After four days of violent protests in Ferguson, Missouri, there was a dramatic shift in tone on Thursday evening. Governor Jay Nixon announced earlier in the day that the Missouri State Highway Patrol would assume control of the situation from St. Louis County police, and so far, their approach has sparked such a massive improvement that it looks like a case study in good policing techniques.
Rather than arriving in heavy riot gear, firing tear gas into the crowd, and arresting reporters, Missouri Highway Patrol Captain Ronald Johnson told officers to take off their gas masks, promised not to block the streets, and designated an area for the media. And in a move that appeared to hold the most significance for protesters, Johnson headed into the crowd, listening to people’s grievances and vowing to do better. “When I see a young lady cry because of fear of this uniform, that’s a problem,” Johnson said, according to the Washington Post’s Wesley Lowery. “We’ve got to solve that.”
Johnson, who is black and grew up in Ferguson, was welcomed by demonstrators, and many embraced him, thanked him for joining the march, and asked him to pose for selfies. Matt Pearce of the Los Angeles Times reports that a young man came up to Johnson and started filming as he told him his niece had been tear-gassed this week. “When you see your niece, tell her Captain Johnson said he’s sorry and he apologizes,” Johnson replied. The man walked away then came back to shake Johnson’s hand.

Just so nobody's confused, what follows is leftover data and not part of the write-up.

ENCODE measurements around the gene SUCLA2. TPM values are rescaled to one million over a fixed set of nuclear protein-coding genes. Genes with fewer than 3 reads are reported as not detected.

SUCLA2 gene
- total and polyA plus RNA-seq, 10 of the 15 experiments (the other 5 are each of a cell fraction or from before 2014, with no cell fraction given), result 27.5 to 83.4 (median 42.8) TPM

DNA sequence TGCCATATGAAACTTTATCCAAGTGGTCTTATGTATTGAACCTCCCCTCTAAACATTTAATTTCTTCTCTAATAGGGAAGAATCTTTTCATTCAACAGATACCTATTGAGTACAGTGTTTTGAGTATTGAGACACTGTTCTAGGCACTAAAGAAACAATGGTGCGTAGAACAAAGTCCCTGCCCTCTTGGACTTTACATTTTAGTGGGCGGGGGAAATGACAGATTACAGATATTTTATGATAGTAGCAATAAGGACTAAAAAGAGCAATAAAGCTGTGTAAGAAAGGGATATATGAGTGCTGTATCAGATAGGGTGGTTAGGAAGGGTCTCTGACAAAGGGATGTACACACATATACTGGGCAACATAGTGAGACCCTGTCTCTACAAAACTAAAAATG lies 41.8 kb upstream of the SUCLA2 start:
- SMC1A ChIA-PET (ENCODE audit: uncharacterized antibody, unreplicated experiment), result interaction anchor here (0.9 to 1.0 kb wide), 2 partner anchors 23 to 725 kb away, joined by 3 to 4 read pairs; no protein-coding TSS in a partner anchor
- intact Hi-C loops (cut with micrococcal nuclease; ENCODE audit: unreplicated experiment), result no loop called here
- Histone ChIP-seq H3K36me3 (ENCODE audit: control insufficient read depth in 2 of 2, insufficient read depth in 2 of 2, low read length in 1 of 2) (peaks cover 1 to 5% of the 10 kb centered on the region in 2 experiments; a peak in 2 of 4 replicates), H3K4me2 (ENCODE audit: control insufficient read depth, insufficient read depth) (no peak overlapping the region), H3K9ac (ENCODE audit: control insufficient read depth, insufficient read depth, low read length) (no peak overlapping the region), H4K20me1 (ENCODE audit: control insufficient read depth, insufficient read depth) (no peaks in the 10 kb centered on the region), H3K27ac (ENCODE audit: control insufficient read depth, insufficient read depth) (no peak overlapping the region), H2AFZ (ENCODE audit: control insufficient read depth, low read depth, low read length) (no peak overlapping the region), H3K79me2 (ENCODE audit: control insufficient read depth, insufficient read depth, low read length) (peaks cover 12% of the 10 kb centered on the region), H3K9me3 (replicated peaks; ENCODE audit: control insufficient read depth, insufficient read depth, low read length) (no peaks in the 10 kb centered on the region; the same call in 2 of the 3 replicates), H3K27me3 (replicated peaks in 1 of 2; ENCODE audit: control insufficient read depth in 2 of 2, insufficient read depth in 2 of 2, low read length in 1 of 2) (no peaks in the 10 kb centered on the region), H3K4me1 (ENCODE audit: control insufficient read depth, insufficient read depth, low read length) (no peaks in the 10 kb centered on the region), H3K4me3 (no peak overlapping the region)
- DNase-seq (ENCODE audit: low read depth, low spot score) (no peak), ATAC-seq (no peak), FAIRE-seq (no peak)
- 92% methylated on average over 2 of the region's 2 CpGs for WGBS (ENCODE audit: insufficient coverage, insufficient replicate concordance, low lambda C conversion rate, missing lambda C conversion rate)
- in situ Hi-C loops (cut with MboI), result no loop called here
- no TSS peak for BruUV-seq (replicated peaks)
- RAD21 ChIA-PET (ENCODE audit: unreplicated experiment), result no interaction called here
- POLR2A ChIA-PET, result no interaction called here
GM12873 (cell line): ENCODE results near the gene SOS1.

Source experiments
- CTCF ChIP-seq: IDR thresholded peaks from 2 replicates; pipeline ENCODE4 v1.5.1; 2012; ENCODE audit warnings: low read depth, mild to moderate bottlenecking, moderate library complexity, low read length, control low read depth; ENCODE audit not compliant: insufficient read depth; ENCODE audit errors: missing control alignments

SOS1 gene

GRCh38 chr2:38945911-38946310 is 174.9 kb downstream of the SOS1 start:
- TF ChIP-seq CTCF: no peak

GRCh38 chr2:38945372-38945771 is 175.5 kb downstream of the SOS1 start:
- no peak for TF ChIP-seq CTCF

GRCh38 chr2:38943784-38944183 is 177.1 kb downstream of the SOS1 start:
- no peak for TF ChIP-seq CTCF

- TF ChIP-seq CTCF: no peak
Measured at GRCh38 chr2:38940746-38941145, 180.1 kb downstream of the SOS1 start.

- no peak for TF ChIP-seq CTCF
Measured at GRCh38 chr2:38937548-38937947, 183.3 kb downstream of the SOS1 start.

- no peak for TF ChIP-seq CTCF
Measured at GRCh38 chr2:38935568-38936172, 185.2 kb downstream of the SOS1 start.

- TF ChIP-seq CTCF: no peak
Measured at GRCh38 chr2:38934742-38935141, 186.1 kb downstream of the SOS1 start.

Protesters said they are still furious about the fatal shooting of unarmed teen Michael Brown on Saturday, and the chants of “no justice, no peace” and “hands up, don’t shoot” continued into the night. However, the crowd worked with police officers and agreed to remain peaceful and let traffic pass. According to Lowery, a man using a megaphone said of the police, “They respect us, so let’s respect them. They’ve given us the sidewalk so let’s stay out off their street.”
The night isn’t over yet, but here’s a look at turnaround in Ferguson: